Rory de Vries works in the field of viral pathogenesis and focuses on interactions between respiratory viruses (or corresponding vaccines) and the host immune system. In this mSphere of Influence article, he reflects on how the articles “Predominant infection of CD150 lymphocytes and dendritic cells during measles virus infection of macaques” by R. L. de Swart et al. (R. L. de Swart, M. Ludlow, L. de Witte, Y. Yanagi, et al., PLoS Pathog 3:e178, 2007, .0030178) and “Long-term measles-induced immunomodulation increases overall childhood infectious disease mortality” by M. J. Mina et al. (M. J. Mina, C. J. Metcalf, R. L. de Swart, A. D. M. E. Osterhaus, and B. T. Grenfell, Science 348:694 – 699, 2015, https://doi .org/10.1126/science.aaa3662) made an impact on him. These articles studied interactions between measles virus and the host and influenced him by making two important points. (i) It is crucial to use nonadapted (recombinant) viruses in disease-relevant model systems when studying virus-host interactions. (ii) Studying viral pathogenesis requires a combination of in vitro, ex vivo, and in vivo studies, and a group of researchers with multiple expertises. He learned that only when all these aspects are combined, can one truly answer the question: “How does a virus cause disease?”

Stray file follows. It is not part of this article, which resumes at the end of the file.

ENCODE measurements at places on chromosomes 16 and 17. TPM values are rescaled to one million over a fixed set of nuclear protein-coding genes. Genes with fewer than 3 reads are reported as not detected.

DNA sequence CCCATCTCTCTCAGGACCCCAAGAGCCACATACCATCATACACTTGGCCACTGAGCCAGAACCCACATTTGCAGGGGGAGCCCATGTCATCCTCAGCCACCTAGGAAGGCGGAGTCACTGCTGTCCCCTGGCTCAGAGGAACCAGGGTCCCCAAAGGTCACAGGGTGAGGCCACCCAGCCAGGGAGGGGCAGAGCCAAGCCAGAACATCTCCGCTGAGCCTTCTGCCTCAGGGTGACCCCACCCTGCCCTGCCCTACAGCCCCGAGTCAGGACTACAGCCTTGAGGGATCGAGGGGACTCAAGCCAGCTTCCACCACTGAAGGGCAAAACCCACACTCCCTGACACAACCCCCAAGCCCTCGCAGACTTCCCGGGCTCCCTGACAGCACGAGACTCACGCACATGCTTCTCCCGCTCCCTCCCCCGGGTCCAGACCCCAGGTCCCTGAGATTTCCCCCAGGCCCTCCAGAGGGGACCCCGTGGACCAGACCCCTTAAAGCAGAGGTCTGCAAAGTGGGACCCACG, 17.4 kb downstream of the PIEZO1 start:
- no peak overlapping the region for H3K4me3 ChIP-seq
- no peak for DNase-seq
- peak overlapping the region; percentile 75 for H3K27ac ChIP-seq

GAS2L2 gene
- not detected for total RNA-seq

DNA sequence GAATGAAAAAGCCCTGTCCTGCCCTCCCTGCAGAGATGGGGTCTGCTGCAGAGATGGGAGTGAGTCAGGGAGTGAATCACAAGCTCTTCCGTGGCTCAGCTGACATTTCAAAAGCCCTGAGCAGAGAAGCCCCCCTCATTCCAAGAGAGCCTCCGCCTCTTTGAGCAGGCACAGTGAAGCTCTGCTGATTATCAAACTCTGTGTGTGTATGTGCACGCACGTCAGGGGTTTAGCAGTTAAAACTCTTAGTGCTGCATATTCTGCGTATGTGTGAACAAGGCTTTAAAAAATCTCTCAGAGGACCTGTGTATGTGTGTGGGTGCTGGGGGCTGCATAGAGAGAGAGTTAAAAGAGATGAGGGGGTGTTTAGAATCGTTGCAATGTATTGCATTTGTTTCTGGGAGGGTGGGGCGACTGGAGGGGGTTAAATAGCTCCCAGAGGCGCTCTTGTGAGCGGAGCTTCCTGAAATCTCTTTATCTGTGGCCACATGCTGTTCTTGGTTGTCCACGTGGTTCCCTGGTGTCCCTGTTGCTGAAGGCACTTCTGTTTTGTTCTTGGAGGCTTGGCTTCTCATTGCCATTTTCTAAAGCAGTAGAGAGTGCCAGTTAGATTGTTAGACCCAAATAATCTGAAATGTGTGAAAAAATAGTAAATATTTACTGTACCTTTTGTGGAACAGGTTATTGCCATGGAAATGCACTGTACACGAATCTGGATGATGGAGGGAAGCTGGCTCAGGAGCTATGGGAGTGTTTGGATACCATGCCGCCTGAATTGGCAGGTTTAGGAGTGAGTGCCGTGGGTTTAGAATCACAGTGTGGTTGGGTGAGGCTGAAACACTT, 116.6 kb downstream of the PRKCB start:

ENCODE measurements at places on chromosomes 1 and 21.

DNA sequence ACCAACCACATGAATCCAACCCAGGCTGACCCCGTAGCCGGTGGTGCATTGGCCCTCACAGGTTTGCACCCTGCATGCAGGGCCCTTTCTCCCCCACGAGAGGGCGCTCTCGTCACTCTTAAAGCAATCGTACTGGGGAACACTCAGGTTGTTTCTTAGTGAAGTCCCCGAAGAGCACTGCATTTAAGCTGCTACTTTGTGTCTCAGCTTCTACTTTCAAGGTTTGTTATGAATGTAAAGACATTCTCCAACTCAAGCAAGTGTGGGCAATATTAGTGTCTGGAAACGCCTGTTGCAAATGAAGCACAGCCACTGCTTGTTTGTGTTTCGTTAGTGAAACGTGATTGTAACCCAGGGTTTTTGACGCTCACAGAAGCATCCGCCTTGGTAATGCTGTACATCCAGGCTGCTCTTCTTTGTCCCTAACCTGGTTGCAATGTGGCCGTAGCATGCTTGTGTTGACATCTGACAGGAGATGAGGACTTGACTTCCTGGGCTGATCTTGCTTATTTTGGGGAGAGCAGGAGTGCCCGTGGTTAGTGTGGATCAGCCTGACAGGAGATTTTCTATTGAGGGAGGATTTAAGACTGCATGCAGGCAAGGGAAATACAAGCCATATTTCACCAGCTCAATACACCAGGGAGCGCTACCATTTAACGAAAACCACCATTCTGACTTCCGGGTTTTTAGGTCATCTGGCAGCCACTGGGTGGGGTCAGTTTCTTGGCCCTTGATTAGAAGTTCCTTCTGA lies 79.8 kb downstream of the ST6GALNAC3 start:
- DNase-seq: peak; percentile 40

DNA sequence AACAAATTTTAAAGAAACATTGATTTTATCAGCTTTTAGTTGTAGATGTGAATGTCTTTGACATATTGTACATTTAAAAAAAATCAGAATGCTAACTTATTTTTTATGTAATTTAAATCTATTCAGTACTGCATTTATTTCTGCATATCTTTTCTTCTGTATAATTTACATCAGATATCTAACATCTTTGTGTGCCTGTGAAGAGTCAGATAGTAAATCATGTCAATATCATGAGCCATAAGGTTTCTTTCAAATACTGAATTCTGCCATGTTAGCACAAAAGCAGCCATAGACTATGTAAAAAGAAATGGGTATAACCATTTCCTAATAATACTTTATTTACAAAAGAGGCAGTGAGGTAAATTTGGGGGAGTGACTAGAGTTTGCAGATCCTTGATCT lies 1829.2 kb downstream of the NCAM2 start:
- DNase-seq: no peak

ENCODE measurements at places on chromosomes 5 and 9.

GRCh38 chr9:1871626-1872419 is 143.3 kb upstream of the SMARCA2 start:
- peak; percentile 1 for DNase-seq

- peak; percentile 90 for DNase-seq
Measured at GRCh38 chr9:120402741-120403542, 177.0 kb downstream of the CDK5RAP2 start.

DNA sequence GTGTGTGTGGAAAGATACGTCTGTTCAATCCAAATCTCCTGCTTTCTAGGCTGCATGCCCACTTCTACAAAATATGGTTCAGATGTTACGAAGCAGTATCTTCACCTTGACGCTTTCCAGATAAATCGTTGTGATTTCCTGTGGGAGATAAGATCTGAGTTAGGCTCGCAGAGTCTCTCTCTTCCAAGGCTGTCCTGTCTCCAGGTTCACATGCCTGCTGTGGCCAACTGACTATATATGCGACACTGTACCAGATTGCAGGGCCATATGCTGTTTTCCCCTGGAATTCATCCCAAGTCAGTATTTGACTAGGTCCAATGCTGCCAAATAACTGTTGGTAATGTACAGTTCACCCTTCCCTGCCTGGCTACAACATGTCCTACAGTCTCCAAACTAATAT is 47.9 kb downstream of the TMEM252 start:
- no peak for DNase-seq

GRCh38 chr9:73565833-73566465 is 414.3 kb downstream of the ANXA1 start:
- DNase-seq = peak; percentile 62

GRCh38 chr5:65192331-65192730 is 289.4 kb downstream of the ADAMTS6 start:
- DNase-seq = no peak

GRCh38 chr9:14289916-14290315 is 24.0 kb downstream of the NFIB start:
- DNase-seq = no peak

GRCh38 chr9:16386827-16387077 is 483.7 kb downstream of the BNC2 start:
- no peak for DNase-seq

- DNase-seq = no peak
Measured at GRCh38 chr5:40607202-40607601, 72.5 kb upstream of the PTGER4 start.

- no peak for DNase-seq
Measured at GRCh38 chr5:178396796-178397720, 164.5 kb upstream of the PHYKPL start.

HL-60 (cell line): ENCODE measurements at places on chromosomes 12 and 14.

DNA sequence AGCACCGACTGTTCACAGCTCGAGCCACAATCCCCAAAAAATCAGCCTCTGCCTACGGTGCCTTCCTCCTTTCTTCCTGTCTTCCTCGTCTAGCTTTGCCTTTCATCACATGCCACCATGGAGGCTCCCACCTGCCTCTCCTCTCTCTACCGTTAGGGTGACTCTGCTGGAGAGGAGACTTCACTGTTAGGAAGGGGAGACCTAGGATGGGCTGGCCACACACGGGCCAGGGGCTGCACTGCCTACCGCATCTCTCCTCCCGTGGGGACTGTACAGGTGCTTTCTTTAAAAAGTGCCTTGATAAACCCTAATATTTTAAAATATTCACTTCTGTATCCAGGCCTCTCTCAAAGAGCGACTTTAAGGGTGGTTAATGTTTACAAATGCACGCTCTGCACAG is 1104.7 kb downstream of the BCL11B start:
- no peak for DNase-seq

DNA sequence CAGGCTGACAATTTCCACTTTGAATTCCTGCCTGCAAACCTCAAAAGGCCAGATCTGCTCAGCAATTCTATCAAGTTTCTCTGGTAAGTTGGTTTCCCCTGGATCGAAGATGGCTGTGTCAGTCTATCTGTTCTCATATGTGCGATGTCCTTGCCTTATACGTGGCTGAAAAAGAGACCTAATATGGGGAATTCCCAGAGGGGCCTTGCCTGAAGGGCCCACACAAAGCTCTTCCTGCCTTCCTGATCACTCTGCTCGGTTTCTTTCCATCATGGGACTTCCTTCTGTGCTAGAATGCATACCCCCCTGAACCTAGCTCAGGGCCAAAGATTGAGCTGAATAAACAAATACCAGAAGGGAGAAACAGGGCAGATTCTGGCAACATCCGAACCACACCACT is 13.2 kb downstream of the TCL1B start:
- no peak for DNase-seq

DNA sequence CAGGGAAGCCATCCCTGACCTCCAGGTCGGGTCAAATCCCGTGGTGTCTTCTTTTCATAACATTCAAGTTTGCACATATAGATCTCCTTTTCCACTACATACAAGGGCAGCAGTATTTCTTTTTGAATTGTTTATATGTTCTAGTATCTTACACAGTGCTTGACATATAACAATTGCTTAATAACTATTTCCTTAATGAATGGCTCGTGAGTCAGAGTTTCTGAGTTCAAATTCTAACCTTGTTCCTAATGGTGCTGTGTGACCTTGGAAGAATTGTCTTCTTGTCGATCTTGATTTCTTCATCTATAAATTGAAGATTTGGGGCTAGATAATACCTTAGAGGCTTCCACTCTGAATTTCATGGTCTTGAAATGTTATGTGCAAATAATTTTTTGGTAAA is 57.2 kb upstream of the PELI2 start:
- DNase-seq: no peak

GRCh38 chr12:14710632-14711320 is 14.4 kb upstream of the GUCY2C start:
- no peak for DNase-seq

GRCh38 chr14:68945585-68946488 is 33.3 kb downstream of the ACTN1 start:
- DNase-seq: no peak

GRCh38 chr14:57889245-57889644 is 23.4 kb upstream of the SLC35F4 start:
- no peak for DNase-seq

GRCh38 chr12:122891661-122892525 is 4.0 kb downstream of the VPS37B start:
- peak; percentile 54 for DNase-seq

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Department of Virology

de Vries, R. (2020). mSphere of influence: Understanding virus-host interactions requires a multifaceted approach. Msphere, 5(2). doi:10.1128/MSPHERE.00105-20